• decreasing funding for one service so that others may be expanded or
• creating a multi-organization collaborations to create synergies and
avoid duplication or
• offering new services.

The possibilities are limited only by your group’s imagination (and your
resources), but since your next step is to implement the plan you develop, select
strategies that are reasonably attainable. Ordinarily, many strategies will be used
to address each objective. Strategies should include pursuing appropriate funding.
It is important to think about strategies that have been tried before and abandoned.
Such experiences can be very helpful in developing this plan.

You can use copies of the attached work sheet to record goals, objectives and
strategies.

30
Priority: Improve the lives of all children and families in Miami-Dade County.

Indicator (from the Strengths/needs Assessment)(if appropriate):

Percent of population under age five (Miami-Dade); percent of kindergarten children


ready to learn (Monroe)

Goal Statement(s):

Work with the Children’s Trust and community to effectively implement and administer
the funding and policies of the programs to improve the lives of all children and families
in Miami-Dade County. The Children’s Trust is currently managing a $60 million budget
aimed at providing various services to improve the lives of children. Attached is a copy
of one of their proposal.

Measurable Objective(s):

Objectives will be based on the proposals placed in the community. See attached
resolution as an example.

Strategies:

What will be done? Who will Who will do Start date: Finish date:
oversee? it?
Serve on board and
committee to ensure District DA June 20, 2004 On-going
the objectives of the Administrator DDA
Children’s Trust are Deputy District PA
in the best interest of Administrator
children. FS Program
Director
(Genna Marx)

Strategies tried previously and abandoned (include the reason for abandonment):
None

31
32
Priority: Privatization of Child Welfare.

Indicator (from the Strengths/needs Assessment)(if appropriate):

Rates of calls to police for Domestic Violence (Monroe)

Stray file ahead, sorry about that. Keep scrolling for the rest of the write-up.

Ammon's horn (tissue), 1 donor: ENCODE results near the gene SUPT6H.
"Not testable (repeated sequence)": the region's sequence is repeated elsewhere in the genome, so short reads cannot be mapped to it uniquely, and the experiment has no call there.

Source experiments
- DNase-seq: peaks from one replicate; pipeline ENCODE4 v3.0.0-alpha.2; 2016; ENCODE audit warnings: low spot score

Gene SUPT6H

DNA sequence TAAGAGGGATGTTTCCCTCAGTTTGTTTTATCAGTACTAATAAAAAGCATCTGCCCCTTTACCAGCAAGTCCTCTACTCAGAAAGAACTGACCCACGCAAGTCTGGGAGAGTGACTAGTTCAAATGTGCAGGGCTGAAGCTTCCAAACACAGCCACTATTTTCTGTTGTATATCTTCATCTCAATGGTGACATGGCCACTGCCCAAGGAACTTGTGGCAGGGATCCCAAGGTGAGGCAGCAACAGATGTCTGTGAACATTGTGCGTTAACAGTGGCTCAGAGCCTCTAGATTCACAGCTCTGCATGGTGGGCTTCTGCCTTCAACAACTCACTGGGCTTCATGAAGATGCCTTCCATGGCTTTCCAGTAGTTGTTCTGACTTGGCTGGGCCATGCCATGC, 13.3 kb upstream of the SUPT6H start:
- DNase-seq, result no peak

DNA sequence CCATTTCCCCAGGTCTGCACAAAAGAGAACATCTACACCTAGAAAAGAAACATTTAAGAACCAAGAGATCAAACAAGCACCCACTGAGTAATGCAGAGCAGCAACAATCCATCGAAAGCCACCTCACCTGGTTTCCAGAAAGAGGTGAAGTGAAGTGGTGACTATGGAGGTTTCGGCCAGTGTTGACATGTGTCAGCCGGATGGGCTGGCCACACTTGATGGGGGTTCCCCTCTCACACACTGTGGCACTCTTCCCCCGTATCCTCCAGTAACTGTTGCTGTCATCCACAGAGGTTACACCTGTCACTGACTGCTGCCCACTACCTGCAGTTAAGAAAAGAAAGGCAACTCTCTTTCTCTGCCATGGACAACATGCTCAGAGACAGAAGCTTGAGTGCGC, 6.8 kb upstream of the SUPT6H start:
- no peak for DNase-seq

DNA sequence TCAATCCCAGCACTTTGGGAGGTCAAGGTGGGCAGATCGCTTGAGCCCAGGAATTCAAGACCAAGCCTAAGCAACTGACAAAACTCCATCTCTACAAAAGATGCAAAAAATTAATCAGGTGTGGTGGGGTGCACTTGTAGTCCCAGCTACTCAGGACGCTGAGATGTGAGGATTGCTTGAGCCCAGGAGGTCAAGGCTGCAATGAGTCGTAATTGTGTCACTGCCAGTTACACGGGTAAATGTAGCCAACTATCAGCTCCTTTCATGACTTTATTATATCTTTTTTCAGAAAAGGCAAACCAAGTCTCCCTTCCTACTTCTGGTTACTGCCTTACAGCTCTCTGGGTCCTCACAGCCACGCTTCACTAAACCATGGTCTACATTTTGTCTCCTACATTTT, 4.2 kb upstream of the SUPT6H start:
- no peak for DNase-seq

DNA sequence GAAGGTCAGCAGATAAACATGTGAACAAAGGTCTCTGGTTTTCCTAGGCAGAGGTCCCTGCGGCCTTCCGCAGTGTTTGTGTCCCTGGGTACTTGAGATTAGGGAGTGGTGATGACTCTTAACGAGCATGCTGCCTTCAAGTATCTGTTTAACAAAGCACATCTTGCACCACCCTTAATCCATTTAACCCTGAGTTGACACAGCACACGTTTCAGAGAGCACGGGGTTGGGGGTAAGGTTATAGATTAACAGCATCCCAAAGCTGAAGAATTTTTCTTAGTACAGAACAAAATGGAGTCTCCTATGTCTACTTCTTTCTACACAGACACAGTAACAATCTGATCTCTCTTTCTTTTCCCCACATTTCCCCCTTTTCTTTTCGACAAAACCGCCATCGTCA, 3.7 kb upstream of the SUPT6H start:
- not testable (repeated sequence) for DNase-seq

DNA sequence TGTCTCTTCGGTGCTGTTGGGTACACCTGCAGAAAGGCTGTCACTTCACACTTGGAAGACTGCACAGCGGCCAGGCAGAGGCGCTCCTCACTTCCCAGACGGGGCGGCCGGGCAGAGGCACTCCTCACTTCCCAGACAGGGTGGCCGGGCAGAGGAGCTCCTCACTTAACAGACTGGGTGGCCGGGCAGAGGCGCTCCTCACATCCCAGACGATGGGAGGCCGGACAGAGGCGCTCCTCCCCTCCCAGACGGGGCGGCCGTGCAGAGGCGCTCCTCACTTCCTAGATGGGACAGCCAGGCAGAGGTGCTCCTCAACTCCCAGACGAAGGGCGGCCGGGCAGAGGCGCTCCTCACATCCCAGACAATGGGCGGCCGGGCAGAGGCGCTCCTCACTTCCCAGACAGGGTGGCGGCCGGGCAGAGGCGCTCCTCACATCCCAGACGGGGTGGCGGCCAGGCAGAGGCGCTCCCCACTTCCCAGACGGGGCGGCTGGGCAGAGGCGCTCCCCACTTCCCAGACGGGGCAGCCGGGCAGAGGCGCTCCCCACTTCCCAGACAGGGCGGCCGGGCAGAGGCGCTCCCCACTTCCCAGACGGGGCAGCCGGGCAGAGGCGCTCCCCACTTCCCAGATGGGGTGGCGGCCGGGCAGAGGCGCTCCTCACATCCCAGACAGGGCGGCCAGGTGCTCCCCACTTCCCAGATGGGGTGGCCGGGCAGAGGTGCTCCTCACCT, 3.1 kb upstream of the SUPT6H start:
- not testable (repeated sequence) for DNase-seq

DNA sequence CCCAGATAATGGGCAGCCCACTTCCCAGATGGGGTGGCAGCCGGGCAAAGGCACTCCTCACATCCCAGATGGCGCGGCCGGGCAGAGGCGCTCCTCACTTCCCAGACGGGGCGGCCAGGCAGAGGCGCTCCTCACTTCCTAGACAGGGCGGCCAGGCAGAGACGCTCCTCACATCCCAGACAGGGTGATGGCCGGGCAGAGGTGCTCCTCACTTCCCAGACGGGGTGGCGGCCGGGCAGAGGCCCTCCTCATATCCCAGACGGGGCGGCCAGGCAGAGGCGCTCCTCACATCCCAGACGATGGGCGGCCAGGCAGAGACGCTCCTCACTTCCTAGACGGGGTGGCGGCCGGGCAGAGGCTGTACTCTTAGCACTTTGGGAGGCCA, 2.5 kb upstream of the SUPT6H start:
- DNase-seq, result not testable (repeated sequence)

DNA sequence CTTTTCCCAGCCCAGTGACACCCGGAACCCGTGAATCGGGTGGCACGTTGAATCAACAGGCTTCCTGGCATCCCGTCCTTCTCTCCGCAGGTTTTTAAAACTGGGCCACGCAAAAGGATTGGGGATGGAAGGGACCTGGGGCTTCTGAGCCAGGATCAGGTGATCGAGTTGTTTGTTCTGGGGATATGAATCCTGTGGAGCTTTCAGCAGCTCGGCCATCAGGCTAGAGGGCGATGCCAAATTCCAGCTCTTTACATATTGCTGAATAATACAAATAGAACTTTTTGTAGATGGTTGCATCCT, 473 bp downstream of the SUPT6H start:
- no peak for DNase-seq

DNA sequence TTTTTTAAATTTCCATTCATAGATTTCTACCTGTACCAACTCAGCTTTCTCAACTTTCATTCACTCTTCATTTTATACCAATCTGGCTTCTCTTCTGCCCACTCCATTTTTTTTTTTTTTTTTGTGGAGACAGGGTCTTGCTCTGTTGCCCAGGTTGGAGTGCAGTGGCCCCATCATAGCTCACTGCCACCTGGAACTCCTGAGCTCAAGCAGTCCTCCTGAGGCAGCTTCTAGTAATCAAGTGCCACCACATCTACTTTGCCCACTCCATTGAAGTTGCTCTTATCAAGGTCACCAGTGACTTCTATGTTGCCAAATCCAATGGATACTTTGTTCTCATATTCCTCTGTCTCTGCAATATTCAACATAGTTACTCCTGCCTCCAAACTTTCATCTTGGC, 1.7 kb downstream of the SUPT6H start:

Goal Statement(s):

Work with new lead agency to improve services to children in child welfare.

Measurable Objective(s):

Improve all Child Welfare Integrated Quality Assurance standards by at least 20% within
eighteen months of initialing the contract.

Strategies:

What will be done? Who will Who will do Start date: Finish date:
oversee? it?
Improve all
CWIQA standards District District May 1, 2005 Jan 31, 2007
by at least 20% Administrator Administrator
within eighteen Contract Contract
months. Monitoring Monitoring
DDA
FS Program
Office

Strategies tried previously and abandoned (include the reason for abandonment):
None

33
Priority: Improve the quality of early care and education in Miami-Dade County.

Indicator (from the Strengths/needs Assessment)(if appropriate):

Percent of population under age five; percent of kindergarten children ready to learn
(Monroe)

Goal Statement(s):

Implement effective UPK programming and the Star Quality Rating System for child care
centers.

Measurable Objective(s):

Star Quality Rating System will be in place by December 2006 and increase parental
awareness of quality child care..

Strategies:

What will be done? Who will Who will do Start date: Finish date:
oversee? it?
Star Quality Rating
System will be in Early Learning Paula Bender Jan. 2005 Dec. 06
place to improve Coalition of Genna Marx
quality of child care Miami-
and promote parent Dade/Monroe
awareness of
quality.

Strategies tried previously and abandoned (include the reason for abandonment):
None

34
Priority: Improve performance of troubled schools.

Indicator (from the Strengths/needs Assessment)(if appropriate):

Percent of “D” & “F” graduation rate (Miami-Dade); Elementary schools; (Miami-Dade)

Goal Statement(s):

Raise the standard of schools that have “D” and “F” schools to improve students
performance.

Measurable Objective(s):

Work with school system to improve all “D” and “F” schools and children’s performance
in those schools. 39 schools to be impacted.

Strategies:

What will be done? Who will Who will do Start date: Finish date:
oversee? it?

Struggling schools Miami-Dade Miami-Dade On-going


will improve. County Public County Public
Schools Schools

Strategies tried previously and abandoned (include the reason for abandonment):
None

35
Step 9: Request Local and Statewide Action
To complete section VII of your local plan, take a look at your, goals, objectives and
strategies. Some of them may be difficult or impossible to implement given policies of
one or more state agency, budget or infrastructure limitations, and/or the provisions of
statutes or rules. In this section, list requests for changes in agency policies or
procedures, funding or infrastructure changes, and for statutory or rule changes that
would make your goals easier to attain. Each requested change should be justified based
on a documented negative impact on what you want to accomplish in your local plan.

Step 10: Describe the Planning Process


To complete section I of your local plan, describe the process you used to develop it.
Some ideas of what to include are:

• Who participated?
• Who lead the effort?
• When was the first meeting?
• How many meetings did you have?

To help make the planning effort easier next time, you may want to included suggestions
about how the planning process and/or the workbook can be improved.

Step 11: Submit the Plan


By February 28, 2005, complete the attached cover sheet (Appendix C of this document)
and submit your local plan to:

Julie Helter
Community Enhancement and Educational Development